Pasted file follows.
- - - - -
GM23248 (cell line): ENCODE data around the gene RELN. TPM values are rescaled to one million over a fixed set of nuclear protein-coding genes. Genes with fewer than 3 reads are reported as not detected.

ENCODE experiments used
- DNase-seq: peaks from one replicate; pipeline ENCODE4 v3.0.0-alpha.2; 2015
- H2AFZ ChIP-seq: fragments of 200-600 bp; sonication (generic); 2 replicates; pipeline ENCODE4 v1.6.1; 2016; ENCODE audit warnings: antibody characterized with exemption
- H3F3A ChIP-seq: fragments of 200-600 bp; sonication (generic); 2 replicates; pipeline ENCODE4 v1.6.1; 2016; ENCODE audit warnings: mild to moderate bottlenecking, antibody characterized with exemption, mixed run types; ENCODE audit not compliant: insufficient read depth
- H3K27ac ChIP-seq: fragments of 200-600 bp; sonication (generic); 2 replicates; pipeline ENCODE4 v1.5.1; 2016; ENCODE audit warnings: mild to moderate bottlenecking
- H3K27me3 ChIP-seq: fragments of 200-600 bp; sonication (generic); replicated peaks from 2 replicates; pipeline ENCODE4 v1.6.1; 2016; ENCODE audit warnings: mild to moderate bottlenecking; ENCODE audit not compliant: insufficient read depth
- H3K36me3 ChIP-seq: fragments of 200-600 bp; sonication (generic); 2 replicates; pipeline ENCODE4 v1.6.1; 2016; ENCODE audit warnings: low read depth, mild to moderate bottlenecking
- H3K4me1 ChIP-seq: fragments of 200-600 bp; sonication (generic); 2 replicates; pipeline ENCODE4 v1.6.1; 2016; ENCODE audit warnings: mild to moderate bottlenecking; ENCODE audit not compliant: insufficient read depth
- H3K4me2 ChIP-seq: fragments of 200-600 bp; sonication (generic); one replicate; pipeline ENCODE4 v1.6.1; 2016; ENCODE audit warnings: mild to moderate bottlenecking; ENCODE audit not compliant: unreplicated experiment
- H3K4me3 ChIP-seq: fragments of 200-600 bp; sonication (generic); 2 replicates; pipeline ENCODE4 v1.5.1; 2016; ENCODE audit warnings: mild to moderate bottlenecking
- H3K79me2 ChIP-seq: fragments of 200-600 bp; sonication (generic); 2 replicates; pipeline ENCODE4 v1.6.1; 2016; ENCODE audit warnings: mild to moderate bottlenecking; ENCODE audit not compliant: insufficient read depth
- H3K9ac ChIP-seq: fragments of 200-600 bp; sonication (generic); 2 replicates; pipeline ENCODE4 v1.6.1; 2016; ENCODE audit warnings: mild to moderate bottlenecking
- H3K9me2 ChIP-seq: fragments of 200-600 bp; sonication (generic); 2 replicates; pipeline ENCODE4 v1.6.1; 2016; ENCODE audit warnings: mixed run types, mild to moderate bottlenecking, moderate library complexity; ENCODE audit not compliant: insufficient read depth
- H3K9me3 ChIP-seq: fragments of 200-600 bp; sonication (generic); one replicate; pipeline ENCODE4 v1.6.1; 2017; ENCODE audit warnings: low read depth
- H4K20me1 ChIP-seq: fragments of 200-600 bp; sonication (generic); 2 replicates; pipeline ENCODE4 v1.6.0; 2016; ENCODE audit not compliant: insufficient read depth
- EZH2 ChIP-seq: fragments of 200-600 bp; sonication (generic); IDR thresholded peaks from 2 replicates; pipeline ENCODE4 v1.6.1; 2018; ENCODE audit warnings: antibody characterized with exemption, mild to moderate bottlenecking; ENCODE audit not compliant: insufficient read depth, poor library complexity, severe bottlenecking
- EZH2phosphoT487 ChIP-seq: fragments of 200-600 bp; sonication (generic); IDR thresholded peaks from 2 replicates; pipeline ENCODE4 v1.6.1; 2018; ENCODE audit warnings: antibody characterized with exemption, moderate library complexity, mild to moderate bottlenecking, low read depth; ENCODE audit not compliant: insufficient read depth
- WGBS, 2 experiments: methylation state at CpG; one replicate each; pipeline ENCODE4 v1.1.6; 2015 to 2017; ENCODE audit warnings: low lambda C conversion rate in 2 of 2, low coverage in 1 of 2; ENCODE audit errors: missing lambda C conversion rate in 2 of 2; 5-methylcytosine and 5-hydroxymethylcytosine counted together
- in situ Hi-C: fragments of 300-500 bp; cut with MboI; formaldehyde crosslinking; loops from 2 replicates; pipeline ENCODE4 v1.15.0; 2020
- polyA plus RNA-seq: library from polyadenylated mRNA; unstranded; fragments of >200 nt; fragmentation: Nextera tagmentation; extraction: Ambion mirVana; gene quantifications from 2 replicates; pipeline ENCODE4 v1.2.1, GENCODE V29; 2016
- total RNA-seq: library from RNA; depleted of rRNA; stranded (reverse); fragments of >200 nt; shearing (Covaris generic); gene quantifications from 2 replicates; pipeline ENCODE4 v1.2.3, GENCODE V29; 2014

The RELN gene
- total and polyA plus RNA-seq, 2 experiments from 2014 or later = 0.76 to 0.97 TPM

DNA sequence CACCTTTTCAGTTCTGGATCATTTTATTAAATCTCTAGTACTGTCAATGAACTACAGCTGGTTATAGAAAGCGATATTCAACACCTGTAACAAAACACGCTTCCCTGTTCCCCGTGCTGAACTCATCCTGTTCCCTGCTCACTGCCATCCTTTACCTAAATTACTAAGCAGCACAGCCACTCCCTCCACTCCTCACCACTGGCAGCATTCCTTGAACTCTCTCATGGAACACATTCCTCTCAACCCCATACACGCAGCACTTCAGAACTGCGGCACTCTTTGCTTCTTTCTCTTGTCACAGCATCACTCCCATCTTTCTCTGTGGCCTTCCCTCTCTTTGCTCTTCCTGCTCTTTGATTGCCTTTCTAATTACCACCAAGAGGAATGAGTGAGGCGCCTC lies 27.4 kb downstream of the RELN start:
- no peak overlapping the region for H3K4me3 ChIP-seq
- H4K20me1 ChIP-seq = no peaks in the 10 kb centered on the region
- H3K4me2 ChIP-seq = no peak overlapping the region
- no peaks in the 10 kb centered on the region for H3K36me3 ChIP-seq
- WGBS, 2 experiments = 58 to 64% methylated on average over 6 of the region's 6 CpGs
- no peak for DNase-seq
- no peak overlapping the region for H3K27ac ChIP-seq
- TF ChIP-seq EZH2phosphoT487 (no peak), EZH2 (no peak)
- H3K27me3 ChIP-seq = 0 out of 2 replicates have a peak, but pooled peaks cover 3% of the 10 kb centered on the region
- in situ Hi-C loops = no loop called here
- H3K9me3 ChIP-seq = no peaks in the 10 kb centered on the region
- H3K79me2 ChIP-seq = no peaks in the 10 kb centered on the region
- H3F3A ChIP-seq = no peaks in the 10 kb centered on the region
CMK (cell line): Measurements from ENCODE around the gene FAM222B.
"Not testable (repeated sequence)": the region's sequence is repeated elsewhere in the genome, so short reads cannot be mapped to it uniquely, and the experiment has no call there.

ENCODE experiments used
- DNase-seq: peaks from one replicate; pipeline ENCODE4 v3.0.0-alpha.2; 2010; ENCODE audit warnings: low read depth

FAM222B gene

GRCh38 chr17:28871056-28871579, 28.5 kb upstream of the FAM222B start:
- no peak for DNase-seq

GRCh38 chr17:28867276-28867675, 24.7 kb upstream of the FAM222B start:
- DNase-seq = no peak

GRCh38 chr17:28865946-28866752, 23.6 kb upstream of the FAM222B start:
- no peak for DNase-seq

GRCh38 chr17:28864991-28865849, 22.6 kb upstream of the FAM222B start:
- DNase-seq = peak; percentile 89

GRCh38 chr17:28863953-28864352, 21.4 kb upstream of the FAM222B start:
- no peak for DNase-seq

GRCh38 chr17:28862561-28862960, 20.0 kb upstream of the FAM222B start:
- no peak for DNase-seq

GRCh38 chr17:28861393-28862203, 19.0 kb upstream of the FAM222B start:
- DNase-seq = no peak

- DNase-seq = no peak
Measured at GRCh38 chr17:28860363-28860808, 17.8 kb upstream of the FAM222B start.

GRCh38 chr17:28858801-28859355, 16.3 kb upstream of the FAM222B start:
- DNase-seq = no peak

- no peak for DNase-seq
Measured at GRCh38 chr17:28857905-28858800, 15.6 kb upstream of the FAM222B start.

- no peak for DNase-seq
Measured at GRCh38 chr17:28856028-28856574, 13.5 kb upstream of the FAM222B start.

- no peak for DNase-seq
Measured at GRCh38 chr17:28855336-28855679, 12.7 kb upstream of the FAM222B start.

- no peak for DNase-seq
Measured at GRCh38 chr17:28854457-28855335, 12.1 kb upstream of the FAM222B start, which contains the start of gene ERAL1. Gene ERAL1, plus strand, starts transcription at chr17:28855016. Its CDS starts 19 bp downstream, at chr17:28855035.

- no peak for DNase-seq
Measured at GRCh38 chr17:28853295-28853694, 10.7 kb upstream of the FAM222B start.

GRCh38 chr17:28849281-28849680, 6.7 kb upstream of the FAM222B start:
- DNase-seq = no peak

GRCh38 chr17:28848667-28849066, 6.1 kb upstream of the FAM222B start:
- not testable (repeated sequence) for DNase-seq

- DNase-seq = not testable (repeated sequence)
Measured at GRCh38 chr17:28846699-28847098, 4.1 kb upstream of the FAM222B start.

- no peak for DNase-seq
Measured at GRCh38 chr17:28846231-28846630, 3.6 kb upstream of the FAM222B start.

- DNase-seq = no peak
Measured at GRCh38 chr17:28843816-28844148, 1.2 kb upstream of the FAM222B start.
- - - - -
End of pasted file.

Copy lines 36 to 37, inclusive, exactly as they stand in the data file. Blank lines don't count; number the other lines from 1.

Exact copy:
- H3K9me3 ChIP-seq = no peaks in the 10 kb centered on the region
- H3K79me2 ChIP-seq = no peaks in the 10 kb centered on the region